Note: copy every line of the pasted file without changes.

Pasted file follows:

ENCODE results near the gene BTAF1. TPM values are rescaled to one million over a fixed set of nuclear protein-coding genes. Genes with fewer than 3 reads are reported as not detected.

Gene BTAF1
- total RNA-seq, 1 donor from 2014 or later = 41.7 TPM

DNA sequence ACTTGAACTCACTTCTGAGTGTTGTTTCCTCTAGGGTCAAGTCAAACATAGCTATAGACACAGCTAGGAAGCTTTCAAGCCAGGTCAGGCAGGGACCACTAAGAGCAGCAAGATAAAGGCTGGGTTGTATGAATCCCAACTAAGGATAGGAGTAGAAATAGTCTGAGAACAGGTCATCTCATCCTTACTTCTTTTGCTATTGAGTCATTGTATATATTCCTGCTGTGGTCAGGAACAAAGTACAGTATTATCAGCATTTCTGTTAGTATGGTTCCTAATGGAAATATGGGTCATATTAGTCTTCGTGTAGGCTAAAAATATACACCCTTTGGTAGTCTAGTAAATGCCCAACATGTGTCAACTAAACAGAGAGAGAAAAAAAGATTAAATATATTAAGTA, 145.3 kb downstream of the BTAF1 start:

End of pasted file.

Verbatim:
ENCODE results near the gene BTAF1. TPM values are rescaled to one million over a fixed set of nuclear protein-coding genes. Genes with fewer than 3 reads are reported as not detected.

Gene BTAF1
- total RNA-seq, 1 donor from 2014 or later = 41.7 TPM

DNA sequence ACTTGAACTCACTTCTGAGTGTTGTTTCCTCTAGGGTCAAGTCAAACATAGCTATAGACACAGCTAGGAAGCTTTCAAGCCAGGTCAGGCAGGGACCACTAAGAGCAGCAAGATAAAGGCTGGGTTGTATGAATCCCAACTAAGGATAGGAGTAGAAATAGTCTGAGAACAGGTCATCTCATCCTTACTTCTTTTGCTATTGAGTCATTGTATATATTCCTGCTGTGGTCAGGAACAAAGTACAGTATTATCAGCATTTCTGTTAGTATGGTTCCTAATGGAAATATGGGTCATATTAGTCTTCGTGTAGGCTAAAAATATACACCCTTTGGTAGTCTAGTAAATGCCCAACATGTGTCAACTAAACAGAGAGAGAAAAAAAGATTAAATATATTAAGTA, 145.3 kb downstream of the BTAF1 start: